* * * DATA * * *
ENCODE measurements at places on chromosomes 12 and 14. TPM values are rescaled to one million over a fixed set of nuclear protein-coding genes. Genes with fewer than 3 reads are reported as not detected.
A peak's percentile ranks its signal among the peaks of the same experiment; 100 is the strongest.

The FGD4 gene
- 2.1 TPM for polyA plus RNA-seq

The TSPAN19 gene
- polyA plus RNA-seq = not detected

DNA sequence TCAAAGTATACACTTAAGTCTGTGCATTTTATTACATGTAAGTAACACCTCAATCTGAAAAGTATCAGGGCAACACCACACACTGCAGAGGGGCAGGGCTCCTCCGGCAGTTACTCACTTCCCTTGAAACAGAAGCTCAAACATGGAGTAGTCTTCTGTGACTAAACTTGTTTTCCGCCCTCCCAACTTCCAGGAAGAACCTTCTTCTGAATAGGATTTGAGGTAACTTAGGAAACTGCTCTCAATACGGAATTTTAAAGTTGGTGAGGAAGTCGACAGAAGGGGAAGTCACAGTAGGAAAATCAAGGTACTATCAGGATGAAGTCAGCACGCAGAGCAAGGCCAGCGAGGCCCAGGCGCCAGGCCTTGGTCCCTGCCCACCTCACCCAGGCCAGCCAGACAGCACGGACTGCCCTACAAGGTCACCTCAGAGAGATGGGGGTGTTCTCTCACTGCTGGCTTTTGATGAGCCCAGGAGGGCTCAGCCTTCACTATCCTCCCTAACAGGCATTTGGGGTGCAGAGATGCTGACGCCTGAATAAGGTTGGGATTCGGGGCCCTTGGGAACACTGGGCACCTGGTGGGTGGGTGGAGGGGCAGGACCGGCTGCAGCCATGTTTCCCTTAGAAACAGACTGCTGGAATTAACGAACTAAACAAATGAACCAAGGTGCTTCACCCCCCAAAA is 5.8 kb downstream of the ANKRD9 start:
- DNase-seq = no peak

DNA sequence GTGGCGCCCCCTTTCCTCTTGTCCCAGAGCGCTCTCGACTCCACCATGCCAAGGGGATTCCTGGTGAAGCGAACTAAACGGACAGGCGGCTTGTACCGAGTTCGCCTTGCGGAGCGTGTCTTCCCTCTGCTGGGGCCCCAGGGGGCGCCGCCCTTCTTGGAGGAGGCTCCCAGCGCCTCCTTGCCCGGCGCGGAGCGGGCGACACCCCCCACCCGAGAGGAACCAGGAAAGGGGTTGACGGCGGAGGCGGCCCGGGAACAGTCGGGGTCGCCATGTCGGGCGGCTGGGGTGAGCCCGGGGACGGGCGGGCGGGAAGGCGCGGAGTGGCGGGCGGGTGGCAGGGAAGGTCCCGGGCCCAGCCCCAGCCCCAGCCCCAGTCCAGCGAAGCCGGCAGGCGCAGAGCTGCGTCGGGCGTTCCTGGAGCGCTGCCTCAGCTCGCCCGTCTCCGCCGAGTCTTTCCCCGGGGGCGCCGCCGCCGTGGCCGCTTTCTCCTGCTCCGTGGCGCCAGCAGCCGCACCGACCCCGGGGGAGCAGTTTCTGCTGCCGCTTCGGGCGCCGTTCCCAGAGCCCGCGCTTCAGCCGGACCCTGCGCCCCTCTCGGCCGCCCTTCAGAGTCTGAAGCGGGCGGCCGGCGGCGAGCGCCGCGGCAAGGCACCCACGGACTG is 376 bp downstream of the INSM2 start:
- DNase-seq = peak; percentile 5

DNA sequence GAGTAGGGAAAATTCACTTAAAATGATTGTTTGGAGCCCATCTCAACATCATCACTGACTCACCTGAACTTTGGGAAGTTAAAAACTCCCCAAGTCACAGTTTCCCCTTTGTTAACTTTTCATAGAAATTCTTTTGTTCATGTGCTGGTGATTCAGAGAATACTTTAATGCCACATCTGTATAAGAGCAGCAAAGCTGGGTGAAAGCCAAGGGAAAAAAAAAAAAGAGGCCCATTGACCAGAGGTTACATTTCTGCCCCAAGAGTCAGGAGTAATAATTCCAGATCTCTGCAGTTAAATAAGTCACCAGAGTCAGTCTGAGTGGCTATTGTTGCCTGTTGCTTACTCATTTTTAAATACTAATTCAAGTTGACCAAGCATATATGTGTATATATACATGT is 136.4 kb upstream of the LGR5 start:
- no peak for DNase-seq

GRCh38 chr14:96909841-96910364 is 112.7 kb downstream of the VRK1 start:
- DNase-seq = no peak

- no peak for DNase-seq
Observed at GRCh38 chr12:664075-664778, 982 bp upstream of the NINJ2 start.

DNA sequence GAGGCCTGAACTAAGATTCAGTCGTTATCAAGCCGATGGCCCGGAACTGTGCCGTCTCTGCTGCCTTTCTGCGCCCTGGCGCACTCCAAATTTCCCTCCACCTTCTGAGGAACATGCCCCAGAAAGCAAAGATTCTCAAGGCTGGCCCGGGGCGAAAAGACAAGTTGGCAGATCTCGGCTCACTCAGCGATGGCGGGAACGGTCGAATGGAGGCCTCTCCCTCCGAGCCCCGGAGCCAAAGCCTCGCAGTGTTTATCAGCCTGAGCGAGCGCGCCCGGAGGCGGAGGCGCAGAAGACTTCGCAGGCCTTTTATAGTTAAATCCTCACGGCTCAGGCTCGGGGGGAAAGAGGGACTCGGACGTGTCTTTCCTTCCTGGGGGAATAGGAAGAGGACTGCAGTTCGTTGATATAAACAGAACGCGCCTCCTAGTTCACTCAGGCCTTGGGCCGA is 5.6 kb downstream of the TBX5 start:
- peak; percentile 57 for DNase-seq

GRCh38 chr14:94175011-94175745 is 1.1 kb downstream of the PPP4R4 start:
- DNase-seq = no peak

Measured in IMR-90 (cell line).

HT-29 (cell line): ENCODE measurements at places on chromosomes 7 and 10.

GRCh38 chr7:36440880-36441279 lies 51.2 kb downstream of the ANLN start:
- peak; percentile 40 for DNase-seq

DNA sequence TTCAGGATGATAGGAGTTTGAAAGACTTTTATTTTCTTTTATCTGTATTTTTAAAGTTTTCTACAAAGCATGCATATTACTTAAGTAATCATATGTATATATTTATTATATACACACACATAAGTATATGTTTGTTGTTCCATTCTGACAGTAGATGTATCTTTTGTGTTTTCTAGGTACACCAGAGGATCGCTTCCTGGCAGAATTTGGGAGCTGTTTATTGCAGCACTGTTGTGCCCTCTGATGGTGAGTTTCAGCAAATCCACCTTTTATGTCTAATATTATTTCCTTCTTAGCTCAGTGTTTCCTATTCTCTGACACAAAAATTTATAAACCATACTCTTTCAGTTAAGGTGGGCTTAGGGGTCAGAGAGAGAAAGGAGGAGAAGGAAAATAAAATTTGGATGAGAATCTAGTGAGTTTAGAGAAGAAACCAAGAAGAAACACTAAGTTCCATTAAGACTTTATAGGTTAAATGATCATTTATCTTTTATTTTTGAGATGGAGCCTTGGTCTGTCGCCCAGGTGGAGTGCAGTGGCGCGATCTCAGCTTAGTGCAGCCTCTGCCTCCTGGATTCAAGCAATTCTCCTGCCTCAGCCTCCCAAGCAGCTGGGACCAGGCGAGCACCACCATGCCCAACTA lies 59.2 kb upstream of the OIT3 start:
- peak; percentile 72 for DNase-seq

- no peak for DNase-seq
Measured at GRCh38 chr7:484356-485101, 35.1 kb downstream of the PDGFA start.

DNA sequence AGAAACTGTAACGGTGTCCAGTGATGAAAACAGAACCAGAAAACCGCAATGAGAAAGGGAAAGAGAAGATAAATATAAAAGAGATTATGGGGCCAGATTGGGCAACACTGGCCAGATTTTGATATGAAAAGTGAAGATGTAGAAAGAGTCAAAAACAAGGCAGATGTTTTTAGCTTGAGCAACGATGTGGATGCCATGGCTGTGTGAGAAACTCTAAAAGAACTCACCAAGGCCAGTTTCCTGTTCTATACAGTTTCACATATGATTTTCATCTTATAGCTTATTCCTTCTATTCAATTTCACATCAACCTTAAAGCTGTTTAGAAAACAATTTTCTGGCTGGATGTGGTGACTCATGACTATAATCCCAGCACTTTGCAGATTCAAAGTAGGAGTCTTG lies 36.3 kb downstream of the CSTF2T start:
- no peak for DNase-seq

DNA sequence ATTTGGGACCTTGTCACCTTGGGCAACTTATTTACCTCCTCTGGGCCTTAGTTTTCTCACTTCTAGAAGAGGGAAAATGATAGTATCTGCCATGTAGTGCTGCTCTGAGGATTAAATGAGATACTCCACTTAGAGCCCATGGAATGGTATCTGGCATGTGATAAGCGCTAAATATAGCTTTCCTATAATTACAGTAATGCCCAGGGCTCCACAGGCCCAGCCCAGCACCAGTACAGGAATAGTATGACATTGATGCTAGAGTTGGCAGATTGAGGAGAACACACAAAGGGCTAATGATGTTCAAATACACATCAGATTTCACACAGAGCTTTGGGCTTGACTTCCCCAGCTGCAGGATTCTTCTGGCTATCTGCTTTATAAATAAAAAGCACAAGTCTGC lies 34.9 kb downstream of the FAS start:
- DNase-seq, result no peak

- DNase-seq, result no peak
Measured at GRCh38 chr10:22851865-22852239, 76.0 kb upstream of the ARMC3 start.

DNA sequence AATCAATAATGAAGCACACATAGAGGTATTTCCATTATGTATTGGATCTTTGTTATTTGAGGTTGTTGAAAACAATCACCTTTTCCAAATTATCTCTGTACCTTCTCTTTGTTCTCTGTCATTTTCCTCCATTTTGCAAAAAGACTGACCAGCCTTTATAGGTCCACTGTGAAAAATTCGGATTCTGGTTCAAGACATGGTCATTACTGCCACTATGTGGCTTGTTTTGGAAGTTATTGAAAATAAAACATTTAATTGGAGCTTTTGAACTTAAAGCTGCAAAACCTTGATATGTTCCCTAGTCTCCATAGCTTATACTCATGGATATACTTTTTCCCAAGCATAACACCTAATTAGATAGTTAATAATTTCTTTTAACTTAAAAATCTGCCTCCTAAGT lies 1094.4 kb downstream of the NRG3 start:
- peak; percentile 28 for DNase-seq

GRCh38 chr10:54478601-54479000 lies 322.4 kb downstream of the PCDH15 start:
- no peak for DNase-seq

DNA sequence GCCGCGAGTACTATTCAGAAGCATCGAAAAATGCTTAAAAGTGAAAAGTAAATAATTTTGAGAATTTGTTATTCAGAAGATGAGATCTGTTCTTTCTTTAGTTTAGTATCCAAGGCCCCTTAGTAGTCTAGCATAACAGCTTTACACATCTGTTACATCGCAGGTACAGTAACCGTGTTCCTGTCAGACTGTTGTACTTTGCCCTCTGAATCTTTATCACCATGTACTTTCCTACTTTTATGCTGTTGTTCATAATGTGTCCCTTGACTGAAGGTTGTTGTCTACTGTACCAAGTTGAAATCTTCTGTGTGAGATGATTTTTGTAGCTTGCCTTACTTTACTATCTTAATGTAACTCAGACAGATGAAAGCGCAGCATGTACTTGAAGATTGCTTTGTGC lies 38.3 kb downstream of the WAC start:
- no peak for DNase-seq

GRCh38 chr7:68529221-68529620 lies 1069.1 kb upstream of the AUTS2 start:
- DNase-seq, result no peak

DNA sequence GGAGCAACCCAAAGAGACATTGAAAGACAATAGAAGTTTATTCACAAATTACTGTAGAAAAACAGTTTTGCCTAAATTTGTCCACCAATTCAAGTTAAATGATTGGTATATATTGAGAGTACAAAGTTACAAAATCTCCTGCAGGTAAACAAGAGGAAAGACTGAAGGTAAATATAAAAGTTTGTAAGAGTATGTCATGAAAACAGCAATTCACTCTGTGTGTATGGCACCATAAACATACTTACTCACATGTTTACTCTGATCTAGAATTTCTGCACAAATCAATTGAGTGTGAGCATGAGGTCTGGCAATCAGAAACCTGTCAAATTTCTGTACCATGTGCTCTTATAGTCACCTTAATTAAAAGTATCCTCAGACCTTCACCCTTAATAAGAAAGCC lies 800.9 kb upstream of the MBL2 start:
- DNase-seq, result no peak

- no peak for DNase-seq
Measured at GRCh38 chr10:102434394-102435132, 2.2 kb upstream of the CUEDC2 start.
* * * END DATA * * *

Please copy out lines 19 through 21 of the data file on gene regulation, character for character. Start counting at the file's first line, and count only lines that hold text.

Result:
GRCh38 chr14:94175011-94175745 is 1.1 kb downstream of the PPP4R4 start:
- DNase-seq = no peak

Measured in IMR-90 (cell line).